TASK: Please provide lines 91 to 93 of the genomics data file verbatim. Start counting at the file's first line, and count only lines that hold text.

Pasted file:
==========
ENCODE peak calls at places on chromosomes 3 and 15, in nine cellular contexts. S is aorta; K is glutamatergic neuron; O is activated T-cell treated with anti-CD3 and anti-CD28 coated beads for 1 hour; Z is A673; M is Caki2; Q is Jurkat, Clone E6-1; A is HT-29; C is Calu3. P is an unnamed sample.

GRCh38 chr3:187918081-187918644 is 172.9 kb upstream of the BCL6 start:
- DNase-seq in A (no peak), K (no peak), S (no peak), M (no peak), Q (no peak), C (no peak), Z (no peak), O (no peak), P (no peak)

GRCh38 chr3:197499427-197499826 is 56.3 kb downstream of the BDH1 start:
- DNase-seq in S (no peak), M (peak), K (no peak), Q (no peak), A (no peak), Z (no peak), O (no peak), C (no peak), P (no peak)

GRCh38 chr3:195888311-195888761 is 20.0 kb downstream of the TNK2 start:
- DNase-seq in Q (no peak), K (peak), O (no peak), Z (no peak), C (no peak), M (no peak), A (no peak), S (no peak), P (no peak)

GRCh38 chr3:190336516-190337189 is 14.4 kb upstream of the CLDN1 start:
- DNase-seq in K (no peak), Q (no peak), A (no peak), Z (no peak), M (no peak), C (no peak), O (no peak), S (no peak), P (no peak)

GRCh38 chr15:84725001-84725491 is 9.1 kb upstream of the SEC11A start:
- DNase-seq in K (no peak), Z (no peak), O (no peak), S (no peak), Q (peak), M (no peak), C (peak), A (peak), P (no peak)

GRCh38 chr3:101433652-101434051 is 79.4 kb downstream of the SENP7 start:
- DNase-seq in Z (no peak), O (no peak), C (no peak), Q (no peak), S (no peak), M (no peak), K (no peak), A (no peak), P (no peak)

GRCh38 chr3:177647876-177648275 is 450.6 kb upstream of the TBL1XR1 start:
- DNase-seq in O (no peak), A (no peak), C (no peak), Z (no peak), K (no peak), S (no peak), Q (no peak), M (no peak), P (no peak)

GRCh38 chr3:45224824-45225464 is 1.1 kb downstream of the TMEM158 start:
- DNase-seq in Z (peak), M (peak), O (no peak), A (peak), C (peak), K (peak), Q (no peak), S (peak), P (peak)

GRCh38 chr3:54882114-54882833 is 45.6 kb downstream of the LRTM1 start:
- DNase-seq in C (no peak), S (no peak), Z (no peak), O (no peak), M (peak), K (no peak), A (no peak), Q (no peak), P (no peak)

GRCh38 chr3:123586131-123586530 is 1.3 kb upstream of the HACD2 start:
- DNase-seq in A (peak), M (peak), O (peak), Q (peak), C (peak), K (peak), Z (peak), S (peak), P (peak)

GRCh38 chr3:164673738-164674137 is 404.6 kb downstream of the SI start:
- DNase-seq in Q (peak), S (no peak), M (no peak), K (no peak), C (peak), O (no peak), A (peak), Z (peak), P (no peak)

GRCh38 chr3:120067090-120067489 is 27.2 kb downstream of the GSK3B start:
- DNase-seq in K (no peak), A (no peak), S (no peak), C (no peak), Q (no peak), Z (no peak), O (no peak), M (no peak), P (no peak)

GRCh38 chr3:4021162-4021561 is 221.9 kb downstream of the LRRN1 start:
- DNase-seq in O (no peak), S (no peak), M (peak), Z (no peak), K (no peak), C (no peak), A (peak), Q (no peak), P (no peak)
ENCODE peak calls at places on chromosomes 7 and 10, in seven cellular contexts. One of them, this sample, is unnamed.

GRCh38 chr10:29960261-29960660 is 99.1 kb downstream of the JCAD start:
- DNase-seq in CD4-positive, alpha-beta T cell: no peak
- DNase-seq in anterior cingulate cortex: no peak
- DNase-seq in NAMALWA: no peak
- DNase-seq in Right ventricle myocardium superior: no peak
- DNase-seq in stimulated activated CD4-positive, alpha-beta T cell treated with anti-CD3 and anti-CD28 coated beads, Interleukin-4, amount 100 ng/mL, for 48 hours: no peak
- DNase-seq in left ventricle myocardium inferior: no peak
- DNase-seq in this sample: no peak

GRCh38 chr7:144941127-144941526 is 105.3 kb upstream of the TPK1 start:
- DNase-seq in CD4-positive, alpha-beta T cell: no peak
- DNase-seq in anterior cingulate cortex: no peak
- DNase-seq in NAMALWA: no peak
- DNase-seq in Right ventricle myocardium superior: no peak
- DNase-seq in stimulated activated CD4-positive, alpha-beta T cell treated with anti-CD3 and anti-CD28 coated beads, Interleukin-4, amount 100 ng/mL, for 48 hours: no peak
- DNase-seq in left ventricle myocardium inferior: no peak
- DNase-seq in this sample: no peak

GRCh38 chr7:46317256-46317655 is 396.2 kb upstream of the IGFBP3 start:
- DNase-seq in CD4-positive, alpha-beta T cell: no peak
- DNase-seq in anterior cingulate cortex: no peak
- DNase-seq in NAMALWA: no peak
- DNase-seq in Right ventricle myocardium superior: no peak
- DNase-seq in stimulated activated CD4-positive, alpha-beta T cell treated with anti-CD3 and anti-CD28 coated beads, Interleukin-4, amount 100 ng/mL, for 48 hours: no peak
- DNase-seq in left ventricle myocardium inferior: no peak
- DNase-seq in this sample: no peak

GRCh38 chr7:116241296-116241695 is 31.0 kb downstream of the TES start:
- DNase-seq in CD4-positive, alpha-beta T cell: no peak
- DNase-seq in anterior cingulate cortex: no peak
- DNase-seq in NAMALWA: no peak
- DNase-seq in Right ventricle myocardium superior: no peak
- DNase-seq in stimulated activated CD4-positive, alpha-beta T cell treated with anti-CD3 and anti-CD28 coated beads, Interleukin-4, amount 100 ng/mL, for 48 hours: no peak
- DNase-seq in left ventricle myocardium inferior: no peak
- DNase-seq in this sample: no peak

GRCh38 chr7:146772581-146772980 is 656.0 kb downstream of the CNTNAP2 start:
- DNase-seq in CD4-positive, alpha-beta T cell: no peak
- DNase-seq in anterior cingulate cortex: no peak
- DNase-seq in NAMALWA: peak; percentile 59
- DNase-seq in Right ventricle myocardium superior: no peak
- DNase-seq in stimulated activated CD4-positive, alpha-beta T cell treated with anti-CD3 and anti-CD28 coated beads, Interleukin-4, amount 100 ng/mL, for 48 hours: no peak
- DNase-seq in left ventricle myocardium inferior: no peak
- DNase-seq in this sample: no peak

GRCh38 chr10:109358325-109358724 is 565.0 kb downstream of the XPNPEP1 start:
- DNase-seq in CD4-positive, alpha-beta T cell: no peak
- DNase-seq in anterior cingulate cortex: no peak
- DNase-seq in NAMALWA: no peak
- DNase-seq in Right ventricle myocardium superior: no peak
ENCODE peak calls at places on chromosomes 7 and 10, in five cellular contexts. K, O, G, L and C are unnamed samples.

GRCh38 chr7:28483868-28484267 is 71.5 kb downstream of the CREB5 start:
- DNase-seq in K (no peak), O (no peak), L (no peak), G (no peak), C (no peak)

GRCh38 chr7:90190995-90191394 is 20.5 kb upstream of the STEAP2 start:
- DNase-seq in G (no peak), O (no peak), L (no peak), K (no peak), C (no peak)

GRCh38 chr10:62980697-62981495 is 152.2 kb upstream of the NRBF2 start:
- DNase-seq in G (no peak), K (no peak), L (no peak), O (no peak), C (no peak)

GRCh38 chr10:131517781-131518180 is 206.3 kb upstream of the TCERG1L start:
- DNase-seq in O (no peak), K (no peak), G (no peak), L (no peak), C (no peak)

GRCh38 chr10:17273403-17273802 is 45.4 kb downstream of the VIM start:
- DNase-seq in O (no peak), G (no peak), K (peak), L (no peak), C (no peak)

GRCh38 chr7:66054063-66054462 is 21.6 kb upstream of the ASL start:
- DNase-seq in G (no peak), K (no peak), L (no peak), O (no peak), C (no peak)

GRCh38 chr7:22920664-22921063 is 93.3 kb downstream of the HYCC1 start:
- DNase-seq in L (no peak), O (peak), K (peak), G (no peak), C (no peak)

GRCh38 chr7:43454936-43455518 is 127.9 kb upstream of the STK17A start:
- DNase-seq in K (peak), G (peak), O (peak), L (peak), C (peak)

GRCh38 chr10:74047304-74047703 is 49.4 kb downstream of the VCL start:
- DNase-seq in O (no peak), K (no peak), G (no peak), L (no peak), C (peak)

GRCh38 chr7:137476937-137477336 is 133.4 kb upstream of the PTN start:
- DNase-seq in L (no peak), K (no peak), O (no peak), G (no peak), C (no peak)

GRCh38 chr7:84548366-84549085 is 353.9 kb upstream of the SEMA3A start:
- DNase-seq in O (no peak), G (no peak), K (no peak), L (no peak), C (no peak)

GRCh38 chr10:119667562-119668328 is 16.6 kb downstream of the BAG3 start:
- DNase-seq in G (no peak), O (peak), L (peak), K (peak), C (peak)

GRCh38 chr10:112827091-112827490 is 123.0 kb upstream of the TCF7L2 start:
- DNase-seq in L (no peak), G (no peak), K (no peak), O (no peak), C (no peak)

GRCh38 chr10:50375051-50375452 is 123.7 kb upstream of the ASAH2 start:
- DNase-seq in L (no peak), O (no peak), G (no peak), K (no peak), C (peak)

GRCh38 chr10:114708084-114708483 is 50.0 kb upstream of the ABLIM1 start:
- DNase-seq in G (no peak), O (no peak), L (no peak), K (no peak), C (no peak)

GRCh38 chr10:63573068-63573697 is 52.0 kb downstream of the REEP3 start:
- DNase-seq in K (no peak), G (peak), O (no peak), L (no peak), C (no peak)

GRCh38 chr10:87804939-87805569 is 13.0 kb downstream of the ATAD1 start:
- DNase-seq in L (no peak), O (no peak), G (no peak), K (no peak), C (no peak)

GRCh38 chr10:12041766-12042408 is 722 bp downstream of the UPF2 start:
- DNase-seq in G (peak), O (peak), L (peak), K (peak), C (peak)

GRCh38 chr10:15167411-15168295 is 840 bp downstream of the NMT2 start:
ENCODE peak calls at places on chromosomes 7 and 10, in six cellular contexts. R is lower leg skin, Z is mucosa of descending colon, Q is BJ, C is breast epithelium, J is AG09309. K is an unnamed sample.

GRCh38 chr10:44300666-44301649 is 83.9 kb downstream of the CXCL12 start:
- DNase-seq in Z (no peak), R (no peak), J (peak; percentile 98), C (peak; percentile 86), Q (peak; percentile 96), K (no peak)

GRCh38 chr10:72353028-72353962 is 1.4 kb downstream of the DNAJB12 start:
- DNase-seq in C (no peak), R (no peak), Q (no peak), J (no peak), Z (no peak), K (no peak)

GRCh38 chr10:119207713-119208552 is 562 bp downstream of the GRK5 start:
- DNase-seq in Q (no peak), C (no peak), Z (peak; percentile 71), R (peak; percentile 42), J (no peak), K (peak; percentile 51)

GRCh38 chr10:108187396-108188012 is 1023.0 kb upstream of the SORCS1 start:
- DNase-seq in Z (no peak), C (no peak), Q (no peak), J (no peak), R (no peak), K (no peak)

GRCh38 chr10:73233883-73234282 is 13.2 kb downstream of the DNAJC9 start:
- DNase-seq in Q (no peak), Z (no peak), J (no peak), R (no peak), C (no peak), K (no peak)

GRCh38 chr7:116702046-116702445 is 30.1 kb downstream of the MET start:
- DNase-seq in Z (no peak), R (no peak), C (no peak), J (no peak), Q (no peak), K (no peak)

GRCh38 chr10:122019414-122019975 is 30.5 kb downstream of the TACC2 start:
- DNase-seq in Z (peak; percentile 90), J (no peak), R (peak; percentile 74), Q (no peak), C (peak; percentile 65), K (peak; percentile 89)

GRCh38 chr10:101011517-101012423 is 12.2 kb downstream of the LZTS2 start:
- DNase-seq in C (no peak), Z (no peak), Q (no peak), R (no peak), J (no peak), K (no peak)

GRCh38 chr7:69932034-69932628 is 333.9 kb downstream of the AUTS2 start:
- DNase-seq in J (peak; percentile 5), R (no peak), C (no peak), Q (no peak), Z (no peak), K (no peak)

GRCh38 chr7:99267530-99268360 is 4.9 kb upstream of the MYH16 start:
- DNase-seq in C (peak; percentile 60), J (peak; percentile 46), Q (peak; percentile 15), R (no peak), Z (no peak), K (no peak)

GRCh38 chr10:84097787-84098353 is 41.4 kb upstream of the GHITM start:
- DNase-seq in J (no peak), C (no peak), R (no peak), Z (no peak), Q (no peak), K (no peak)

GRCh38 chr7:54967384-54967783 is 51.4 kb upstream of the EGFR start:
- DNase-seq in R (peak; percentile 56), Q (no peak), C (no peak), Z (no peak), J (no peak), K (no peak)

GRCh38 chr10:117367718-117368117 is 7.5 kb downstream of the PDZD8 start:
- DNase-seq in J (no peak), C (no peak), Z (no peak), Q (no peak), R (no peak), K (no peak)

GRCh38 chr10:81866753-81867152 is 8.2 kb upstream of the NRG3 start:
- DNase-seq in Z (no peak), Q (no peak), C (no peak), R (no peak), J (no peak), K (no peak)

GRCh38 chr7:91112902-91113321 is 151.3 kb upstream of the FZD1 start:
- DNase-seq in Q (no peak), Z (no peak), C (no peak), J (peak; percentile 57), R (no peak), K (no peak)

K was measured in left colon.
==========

GRCh38 chr10:74047304-74047703 is 49.4 kb downstream of the VCL start:
- DNase-seq in O (no peak), K (no peak), G (no peak), L (no peak), C (peak)

GRCh38 chr7:137476937-137477336 is 133.4 kb upstream of the PTN start: